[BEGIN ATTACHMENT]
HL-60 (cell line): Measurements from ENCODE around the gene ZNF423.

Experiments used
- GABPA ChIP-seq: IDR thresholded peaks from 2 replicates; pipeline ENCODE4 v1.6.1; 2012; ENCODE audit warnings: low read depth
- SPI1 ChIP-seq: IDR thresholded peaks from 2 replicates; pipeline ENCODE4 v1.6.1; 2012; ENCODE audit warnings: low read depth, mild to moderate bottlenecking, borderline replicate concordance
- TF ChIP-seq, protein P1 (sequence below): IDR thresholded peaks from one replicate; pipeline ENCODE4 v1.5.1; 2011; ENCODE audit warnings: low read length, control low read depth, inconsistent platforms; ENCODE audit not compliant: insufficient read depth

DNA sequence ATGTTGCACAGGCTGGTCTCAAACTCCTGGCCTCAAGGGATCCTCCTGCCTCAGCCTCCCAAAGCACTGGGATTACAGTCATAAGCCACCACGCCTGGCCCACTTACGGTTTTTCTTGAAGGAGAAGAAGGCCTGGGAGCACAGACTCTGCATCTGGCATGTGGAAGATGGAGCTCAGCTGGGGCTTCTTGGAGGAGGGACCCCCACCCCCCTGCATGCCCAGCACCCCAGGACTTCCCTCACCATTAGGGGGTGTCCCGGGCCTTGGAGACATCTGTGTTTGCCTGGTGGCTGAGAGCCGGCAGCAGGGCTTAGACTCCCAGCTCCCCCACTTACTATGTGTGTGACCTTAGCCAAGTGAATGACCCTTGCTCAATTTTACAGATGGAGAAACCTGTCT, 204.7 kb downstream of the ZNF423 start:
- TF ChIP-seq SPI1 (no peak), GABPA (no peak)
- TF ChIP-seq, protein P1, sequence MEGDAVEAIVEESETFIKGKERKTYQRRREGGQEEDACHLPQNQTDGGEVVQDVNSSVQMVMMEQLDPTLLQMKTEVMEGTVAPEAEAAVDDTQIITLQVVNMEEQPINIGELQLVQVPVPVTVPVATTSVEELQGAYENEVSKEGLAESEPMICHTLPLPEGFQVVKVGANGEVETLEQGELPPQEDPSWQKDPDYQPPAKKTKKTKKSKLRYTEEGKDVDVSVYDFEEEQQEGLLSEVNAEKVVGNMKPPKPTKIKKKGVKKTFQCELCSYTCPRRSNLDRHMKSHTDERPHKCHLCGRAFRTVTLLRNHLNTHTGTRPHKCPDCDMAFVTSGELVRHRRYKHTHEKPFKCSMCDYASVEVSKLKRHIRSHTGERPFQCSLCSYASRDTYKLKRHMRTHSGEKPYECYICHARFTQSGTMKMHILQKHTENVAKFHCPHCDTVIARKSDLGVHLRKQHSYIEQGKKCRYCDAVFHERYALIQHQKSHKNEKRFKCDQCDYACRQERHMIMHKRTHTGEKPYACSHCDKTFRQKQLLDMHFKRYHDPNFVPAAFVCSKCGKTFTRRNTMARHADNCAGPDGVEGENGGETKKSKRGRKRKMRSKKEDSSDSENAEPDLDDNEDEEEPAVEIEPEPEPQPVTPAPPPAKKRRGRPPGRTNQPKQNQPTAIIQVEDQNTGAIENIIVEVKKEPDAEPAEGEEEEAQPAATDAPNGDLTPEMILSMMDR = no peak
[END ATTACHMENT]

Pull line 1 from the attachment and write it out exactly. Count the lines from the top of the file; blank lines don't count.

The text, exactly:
HL-60 (cell line): Measurements from ENCODE around the gene ZNF423.